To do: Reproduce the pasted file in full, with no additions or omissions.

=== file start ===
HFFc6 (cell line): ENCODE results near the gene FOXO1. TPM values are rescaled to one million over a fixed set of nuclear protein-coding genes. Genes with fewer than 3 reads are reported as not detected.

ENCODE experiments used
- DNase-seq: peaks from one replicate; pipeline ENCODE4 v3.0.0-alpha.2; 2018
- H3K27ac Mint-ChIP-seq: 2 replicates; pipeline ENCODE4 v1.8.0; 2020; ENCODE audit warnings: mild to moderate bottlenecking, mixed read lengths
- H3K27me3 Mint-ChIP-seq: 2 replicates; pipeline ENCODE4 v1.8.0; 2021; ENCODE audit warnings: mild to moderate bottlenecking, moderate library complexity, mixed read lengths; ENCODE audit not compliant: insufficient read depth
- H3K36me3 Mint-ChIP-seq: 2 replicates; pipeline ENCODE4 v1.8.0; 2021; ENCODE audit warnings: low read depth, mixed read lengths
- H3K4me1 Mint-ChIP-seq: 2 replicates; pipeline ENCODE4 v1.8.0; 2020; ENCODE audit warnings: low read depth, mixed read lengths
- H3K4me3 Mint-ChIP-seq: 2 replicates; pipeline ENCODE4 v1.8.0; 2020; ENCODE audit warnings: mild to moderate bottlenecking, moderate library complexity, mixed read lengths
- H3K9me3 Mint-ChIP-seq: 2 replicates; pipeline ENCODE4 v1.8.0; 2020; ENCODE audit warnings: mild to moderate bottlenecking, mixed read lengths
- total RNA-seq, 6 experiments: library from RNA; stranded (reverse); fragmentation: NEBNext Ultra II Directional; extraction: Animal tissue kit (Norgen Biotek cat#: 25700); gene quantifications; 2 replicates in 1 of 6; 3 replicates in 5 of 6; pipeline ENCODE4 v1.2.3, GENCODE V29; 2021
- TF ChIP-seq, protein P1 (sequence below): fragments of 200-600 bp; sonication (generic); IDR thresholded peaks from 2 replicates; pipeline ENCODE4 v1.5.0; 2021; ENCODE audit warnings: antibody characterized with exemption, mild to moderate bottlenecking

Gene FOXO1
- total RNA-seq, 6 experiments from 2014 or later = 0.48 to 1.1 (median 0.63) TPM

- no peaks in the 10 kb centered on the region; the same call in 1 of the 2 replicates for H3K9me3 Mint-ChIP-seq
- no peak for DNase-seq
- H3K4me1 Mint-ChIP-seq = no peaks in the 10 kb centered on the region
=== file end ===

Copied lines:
HFFc6 (cell line): ENCODE results near the gene FOXO1. TPM values are rescaled to one million over a fixed set of nuclear protein-coding genes. Genes with fewer than 3 reads are reported as not detected.

ENCODE experiments used
- DNase-seq: peaks from one replicate; pipeline ENCODE4 v3.0.0-alpha.2; 2018
- H3K27ac Mint-ChIP-seq: 2 replicates; pipeline ENCODE4 v1.8.0; 2020; ENCODE audit warnings: mild to moderate bottlenecking, mixed read lengths
- H3K27me3 Mint-ChIP-seq: 2 replicates; pipeline ENCODE4 v1.8.0; 2021; ENCODE audit warnings: mild to moderate bottlenecking, moderate library complexity, mixed read lengths; ENCODE audit not compliant: insufficient read depth
- H3K36me3 Mint-ChIP-seq: 2 replicates; pipeline ENCODE4 v1.8.0; 2021; ENCODE audit warnings: low read depth, mixed read lengths
- H3K4me1 Mint-ChIP-seq: 2 replicates; pipeline ENCODE4 v1.8.0; 2020; ENCODE audit warnings: low read depth, mixed read lengths
- H3K4me3 Mint-ChIP-seq: 2 replicates; pipeline ENCODE4 v1.8.0; 2020; ENCODE audit warnings: mild to moderate bottlenecking, moderate library complexity, mixed read lengths
- H3K9me3 Mint-ChIP-seq: 2 replicates; pipeline ENCODE4 v1.8.0; 2020; ENCODE audit warnings: mild to moderate bottlenecking, mixed read lengths
- total RNA-seq, 6 experiments: library from RNA; stranded (reverse); fragmentation: NEBNext Ultra II Directional; extraction: Animal tissue kit (Norgen Biotek cat#: 25700); gene quantifications; 2 replicates in 1 of 6; 3 replicates in 5 of 6; pipeline ENCODE4 v1.2.3, GENCODE V29; 2021
- TF ChIP-seq, protein P1 (sequence below): fragments of 200-600 bp; sonication (generic); IDR thresholded peaks from 2 replicates; pipeline ENCODE4 v1.5.0; 2021; ENCODE audit warnings: antibody characterized with exemption, mild to moderate bottlenecking

Gene FOXO1
- total RNA-seq, 6 experiments from 2014 or later = 0.48 to 1.1 (median 0.63) TPM

- no peaks in the 10 kb centered on the region; the same call in 1 of the 2 replicates for H3K9me3 Mint-ChIP-seq
- no peak for DNase-seq
- H3K4me1 Mint-ChIP-seq = no peaks in the 10 kb centered on the region